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Battle Of Stalingrad Essay

1774 words - 8 pages

The Battle of Stalingrad is remembered as a battle of incomparable destruction; infamous for the bloodshed and suffering it caused. Its roots go back to when Adolf Hitler launched his plan of a single campaign, Operation Barbarossa in June of 1941 to cripple Mother Russia once and for all. Hitler’s Waffen-SS marched across eastward destroying any resistance in their way. Capturing the oilfield of the Caucasus in the south of the Eastern Front was Hitler’s main goal and the city of Stalingrad just happened to be there. Hitler would invade Stalingrad to diminish Soviet morale only aiding his cause. Hitler was adamant in achieving this before the U.S. could intervene. Through the years of June, ...view middle of the document...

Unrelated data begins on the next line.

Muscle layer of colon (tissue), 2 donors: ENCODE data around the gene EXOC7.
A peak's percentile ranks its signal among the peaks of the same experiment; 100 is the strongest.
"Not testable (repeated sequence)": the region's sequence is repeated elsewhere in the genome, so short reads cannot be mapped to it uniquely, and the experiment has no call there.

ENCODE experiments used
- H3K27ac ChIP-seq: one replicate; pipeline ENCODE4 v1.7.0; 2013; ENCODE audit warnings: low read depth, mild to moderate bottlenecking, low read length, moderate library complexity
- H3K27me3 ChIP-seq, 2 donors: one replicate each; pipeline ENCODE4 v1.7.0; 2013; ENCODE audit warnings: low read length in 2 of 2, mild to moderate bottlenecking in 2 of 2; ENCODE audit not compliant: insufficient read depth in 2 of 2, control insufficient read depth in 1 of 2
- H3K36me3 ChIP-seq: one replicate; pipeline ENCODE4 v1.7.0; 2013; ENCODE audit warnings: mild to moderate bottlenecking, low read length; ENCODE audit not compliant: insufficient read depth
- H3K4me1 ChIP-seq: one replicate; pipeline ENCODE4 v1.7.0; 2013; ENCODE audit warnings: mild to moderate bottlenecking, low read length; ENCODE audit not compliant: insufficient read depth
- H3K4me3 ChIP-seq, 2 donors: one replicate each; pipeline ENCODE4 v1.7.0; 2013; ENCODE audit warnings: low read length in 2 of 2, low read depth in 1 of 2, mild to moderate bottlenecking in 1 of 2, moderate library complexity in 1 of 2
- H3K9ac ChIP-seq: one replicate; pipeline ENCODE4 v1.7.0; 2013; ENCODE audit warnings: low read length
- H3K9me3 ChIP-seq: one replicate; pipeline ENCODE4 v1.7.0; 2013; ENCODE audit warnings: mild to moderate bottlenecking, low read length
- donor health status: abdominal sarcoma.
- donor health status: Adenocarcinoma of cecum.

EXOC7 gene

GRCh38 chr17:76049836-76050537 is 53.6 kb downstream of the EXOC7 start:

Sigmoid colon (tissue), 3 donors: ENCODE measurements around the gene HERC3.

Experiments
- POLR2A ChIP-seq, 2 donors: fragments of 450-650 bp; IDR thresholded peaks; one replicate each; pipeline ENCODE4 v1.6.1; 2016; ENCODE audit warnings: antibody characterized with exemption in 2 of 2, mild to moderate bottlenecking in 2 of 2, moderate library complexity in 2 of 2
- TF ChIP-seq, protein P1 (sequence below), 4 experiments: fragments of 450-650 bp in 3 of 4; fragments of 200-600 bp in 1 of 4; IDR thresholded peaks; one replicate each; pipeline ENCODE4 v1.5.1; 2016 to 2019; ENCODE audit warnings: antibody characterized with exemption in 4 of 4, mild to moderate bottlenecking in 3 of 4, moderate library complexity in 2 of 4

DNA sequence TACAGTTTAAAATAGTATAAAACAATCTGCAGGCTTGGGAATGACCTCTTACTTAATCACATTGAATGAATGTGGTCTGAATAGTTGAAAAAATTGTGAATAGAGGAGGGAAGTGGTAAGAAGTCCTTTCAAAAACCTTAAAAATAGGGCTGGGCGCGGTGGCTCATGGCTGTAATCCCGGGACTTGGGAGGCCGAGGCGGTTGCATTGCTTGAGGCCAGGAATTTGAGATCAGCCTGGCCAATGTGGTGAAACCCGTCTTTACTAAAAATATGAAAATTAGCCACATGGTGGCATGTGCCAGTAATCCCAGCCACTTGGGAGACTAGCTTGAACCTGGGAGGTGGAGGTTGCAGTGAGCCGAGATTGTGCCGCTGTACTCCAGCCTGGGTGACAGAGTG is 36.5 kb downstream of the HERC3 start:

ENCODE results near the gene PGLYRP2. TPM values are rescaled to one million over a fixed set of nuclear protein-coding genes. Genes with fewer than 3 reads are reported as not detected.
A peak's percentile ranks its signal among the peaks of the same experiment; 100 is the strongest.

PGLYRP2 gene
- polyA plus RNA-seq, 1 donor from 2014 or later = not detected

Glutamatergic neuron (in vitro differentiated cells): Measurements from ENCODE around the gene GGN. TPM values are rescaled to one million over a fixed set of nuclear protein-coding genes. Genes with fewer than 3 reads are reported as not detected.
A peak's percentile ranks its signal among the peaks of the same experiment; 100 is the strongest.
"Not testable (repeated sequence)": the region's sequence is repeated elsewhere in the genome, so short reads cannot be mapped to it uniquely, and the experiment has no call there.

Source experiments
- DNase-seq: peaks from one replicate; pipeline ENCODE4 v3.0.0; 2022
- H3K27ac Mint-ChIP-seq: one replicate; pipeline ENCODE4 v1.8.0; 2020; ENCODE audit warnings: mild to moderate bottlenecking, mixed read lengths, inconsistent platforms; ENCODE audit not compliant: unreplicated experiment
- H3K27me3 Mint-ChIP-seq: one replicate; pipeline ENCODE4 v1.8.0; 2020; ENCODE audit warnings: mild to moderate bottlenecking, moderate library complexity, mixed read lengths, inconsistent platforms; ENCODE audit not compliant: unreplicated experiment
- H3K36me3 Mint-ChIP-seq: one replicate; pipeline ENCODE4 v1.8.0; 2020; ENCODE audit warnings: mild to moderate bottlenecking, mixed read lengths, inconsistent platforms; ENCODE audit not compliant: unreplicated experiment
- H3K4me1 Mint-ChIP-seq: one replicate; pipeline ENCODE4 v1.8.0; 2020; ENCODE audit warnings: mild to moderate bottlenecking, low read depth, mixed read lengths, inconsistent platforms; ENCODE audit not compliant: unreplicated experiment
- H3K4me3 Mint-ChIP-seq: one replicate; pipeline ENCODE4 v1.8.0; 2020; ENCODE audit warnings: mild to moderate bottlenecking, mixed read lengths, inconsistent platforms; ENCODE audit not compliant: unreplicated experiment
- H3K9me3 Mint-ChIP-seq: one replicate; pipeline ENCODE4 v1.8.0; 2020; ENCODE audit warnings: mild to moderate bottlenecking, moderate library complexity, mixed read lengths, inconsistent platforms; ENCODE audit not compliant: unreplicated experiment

The climate was so horrifying that in a matter of seconds exposed skin would be frostbitten. I was in disbelief just picturing that these were the gruesome conditions under which the Soviets and German would fight. Just one year into the Siege of Leningrad in 1942, Adolf Hitler realized the power he once had is now slowly diminishing, something he never contemplated. To renew the hope in his nation’s people Hitler launches an offensive to establish control over Stalingrad in summer of 1942. Stalingrad was an enormous industrial center and right by the Volga which provided a major route for transporting goods. Overtaking Stalingrad would deal a major blow to the Soviet’s as it could be used as propaganda to humiliate Stalin of the loss of his own city. If the Germans were victorious in Stalingrad the oilfields of Caucasus would surely be theirs. The Soviet soldiers had heard of the atrocities in POW camps in Germany and were prepared to sacrifice their lives than being captured. Little did Hitler know he had picked his poison and finalized his decision called Operation Blue, going after the oilfields was priority number one. In July of 1942 the German 6th Army led by Officer Paulus began the march towards Stalingrad. Joseph Stalin hears of Hitler’s ambitions and warned the people of Stalingrad with a famous order “Not one step back”! Any defector was shot by a group of guards if they tried to run away. The masses of soldiers in Stalingrad were so large that they could have run away if they wanted too but they didn’t. The Soviets had appointed General Zhukov and Chuikov to establish the defenses in Stalingrad. On August 23, 1942 the day had finally come that would mark the beginning of the end, 1,000 German fighter planes dropped fire bombs all throughout Stalingrad turning it into rubble. Russia’s air force was rendered useless as most of their planes had been destroyed. These raids done by German fighter planes were so horrific that in one raid of over 600 planes, a total of 40,000 innocent women and children were killed. This was extremely gut-wrenching to me; just picturing the sky filled with darkness and ashes, the uproar of the fighter planes dropping explosives everywhere. It is a truly harrowing image to be stuck in the middle of such horrors of war. A German soldier recounts his view of Stalingrad as it was diminished to nothing but a wasteland by the heavy bombings; it would be a miracle to find a sign of life. With what was left of the Soviets they retaliated with great force against the SS including heroic civilians. Hitler received news of his destruction and immediately declared a victory for the Nazi’s. The Battle of Stalingrad was far from over; Russians may have been outnumbered but their will to win over overpowered the German’s. Battles were fought on hills, roads, and shockingly even inside sewers. A legendary battle of Stalingrad is the House of Pavlov. Sergeant Pavlov and three other men fended off waves of Germans and...

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